Saturday, August 23, 2008

Critter Pics

Haven't posted some critter pics in a long time. Although I frequently hike on the trails around my house, it seems that there are fewer and fewer critters about to take photos of. I think the trails simply host too many hikers now, and the bugs have moved elsewhere. But when I went out yesterday I had good luck with this lovely ladybug, for example. [click on any photo to be taken to its Flickr page.]

Too far away to get a good shot, but a dragonfly is always a good pic.

The recent rains have trashed the path in several places, forcing detours through the bamboo farms on the hillside.

Who knows what weevil works in the shards of fen?

The trail was absolutely lined with the webs of gigantic golden orb spiders. Never have I seen so many.

Mimicry always delights. Here is a beetle in Dead Leaf Camo hiding under a leaf.

This tiny fellow took time out from web building to pose for me.

Of course I shot a large spider. Goes without saying. This one was only of middling size, not quite as big as my palm.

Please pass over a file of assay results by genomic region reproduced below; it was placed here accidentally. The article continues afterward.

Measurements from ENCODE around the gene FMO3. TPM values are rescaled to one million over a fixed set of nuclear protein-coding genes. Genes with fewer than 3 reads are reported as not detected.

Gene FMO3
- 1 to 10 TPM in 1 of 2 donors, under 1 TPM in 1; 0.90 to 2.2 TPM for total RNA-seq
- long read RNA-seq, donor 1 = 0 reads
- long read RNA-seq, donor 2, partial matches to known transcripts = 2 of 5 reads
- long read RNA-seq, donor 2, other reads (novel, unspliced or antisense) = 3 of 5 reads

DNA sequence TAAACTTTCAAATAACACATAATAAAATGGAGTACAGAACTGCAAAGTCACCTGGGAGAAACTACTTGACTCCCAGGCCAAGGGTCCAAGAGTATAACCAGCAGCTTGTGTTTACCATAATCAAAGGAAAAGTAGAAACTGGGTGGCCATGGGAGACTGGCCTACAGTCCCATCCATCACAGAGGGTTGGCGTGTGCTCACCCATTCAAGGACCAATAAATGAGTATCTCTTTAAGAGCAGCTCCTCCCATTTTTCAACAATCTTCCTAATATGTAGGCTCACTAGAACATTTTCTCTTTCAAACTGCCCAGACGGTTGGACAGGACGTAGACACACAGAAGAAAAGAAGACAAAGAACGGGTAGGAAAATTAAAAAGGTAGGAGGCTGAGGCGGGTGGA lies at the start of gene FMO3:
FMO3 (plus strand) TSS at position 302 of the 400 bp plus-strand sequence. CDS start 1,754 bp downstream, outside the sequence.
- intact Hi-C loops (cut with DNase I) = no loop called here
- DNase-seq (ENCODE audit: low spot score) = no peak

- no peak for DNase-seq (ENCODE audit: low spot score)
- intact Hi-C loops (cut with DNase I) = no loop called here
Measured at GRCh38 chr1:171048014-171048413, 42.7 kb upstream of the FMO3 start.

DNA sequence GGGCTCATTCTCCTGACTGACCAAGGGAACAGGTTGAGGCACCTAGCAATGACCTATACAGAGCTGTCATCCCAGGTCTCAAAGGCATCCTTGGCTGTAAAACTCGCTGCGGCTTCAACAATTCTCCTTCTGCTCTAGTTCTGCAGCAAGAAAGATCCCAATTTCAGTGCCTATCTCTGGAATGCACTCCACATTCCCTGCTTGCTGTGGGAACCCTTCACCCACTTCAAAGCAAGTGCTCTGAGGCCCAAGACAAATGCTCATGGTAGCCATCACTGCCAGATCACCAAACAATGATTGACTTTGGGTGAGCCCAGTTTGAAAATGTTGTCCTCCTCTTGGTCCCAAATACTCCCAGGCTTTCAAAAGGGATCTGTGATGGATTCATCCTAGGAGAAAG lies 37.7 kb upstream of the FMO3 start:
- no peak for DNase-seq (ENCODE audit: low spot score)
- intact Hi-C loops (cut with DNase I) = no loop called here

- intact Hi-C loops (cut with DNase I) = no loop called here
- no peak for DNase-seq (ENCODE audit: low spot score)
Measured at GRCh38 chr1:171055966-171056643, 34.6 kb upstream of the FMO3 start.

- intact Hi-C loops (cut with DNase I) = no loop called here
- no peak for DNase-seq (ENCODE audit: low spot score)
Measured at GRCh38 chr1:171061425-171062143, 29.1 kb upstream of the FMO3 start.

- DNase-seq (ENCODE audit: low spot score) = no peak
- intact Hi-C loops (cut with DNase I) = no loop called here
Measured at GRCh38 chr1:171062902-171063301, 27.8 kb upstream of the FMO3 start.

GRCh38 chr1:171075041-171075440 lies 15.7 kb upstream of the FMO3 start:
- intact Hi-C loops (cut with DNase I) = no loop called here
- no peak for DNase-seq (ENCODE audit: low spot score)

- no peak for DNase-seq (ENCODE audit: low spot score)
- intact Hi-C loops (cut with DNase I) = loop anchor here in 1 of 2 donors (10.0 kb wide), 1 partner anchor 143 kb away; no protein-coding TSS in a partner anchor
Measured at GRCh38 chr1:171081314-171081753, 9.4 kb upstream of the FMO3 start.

On weekdays most of the hikers appear to be retirees.

When I took his picture, I assumed it was one of those caterpillars one sees hanging down from trees all the time. I thought myself fortunate to get such a clear picture of him, moving rapidly in low light conditions. Only later did I fully realize my luck: it was a master of mimicry: a spider disguised as a stick, right down to the spots on its joints echoing the knobs on a branch. No wonder I've never spotted his kind before.

Local lychee farms tend to have their own apiaries, and they sell honey right from the honeybees along the roadside.

The safety rules on Trail 8 recommend that if you encounter a toxic snake, suck the venom out. Isn't that the wrong thing to do?

Nothing like a stunning dragonfly to crown a morning hike through the woods.


Anonymous said...

The New Party yesterday urged President Ma to abide by his promise of “no use of force” across the Taiwan Strait in order to present Taiwan as a peaceful nation.

The party, a small ally of the KMT, has defined itself as an elite party with a strong pro-unification stance since its establishment.

“We hope Taiwan would become a place of no war and an island of peace. President Ma Ying-jeou promised ‘no use of force’ between Taiwan and China, and he should act on his promise,” New Party Chairman Yok Mu-ming (郁慕明) said while addressing a ceremony marking the party’s formation at the Civil Service Development Institute in Taipei.


an elite party.. AN ELITE PARTY!! WTF IS THAT?!!
only for chinese ocupants?

Anonymous said...

Academics discuss political significance of Taiwan’s future

looks like japanese are starting to think about non-chinese union..

Koreans and Phillippines too?.

Anonymous said...